Twain’s story shows its age in other facets too; Hank initially repeatedly refers to the sixth century denizens as animals, and once as “white indians”, in need of civilizing. These aspects felt rather uncomfortably colonial (and of course, Twain was writing at a time of American colonialism). On the other hand, Hank wasn’t using economic and military means to force a people to submit: the victims of his authority and his superior ballistics were all aristocrats, the beneficiaries their oppressed and imprisoned serfs. If anything, in his role of transforming society through enlightenment, Hank was more of a missionary. Slowly, Hank learns to relate to the people around him, and his language ceases being quite so derogatory. His friendship with his apprentice, Clarence, was quite cute.

Though the premise and some of the humour is really very silly, the novel bursts with incisive and empathetic observations about oppression, violence, leadership and political education that will linger in my mind for a while.

Sunday, June 2, 2024

Review: David Copperfield by Charles Dickens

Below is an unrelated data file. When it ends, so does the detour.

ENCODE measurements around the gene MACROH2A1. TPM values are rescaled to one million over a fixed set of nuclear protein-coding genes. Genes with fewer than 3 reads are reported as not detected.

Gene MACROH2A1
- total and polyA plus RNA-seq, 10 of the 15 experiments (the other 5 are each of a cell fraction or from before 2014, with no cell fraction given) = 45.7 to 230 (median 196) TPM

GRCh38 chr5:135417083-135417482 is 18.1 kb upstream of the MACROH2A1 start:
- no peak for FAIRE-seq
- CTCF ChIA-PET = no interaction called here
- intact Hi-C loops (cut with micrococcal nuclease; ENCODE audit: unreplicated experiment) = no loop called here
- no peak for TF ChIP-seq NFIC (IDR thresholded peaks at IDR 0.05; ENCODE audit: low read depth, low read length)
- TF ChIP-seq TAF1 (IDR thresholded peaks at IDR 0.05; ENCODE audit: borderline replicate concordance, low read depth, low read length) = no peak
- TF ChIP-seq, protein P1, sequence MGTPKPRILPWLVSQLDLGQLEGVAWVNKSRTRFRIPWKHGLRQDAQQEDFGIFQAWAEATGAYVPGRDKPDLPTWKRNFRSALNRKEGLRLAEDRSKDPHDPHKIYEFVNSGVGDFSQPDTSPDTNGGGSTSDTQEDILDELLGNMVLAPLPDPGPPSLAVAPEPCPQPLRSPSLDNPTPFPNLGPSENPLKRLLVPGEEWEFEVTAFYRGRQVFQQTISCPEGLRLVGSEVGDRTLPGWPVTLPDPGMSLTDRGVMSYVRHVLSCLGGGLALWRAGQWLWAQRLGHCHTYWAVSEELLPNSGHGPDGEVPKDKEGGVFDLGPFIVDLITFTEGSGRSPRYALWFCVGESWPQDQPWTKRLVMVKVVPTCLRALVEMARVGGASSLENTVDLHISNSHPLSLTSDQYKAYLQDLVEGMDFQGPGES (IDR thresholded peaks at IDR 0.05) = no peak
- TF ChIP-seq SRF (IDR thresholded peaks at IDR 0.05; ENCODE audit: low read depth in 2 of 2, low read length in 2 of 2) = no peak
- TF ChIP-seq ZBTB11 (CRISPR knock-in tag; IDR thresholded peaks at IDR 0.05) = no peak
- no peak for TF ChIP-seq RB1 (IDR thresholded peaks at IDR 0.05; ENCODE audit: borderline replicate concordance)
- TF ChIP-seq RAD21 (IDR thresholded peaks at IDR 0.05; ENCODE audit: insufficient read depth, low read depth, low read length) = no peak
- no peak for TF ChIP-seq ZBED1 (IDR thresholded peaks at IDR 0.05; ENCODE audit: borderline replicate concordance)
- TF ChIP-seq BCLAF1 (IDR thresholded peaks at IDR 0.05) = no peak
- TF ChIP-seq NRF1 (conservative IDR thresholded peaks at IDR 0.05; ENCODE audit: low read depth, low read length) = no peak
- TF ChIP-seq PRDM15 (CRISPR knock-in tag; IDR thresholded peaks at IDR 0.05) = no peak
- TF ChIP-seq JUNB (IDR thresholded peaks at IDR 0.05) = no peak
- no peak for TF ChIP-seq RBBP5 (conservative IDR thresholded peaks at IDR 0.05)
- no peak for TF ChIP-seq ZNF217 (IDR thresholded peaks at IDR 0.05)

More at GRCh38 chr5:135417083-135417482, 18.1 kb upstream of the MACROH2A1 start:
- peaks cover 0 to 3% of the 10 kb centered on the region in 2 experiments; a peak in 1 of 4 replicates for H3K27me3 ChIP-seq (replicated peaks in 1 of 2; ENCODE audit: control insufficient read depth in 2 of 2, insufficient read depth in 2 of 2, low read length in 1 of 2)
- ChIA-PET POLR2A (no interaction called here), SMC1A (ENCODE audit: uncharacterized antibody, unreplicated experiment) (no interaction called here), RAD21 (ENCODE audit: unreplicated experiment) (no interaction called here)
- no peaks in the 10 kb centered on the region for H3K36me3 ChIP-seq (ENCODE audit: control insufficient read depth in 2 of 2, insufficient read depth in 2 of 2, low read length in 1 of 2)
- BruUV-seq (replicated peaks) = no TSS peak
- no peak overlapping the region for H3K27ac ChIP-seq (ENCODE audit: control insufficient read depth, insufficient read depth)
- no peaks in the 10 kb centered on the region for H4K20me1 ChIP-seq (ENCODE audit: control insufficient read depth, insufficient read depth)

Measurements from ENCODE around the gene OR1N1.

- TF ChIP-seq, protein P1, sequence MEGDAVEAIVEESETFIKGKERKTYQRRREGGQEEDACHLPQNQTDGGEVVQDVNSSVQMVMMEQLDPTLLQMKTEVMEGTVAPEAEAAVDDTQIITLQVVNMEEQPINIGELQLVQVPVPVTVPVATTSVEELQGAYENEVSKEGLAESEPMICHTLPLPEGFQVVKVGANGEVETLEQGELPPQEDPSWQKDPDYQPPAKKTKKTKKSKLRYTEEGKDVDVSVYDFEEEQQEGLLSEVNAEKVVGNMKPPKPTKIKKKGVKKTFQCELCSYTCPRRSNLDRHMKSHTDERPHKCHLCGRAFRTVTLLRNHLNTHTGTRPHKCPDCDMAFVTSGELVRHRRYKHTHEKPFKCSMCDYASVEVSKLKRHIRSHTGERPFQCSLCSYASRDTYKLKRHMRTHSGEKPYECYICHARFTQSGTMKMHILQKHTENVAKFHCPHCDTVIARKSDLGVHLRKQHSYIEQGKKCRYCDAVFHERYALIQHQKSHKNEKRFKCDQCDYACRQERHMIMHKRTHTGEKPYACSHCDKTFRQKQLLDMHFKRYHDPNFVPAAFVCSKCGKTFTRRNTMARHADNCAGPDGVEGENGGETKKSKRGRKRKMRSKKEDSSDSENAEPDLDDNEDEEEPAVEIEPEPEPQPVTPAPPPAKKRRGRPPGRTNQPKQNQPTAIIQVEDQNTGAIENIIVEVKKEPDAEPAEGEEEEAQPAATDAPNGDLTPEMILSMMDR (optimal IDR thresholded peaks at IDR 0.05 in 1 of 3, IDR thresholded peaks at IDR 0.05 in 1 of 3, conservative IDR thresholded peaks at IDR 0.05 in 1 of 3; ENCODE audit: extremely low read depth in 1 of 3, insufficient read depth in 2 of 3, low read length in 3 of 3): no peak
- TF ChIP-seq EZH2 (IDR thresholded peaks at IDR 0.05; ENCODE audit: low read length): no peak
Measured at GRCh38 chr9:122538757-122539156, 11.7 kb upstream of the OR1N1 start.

David Copperfield is incredibly 19th century: it is preoccupied with the need for the emancipation of women, the commodification of relationships under capitalism, the ever present threat of destitution and debt in a callous and selfish society, the salvation promised by emigration to the Colonies. These themes are explored from multiple angles, with similar beats striking the lives of two or three characters. Though each man charts his own path and can only rarely count on the goodwill of others, Dickens seems to suggest, the tragedies and heartbreaks of the modern era happen in every other household. Though his characters and readers might feel alone, they aren’t.

This novel’s ability to weave together so many plots and stories is perhaps all the more remarkable because it is told from a first person perspective from a single point of view. That one of the most compellingly explored themes is the plight of women in marriage is similarly surprising given our point of view character is male. David’s mother marries while legally an adult but emotionally still a child. She is widowed early and left nearly friendless, and struggles to adapt to her new life. Her second husband emotionally abuses her until she becomes an anxious shell of herself, and she dies of childbirth and depression. David’s step-father goes on to repeat this process with a second victim.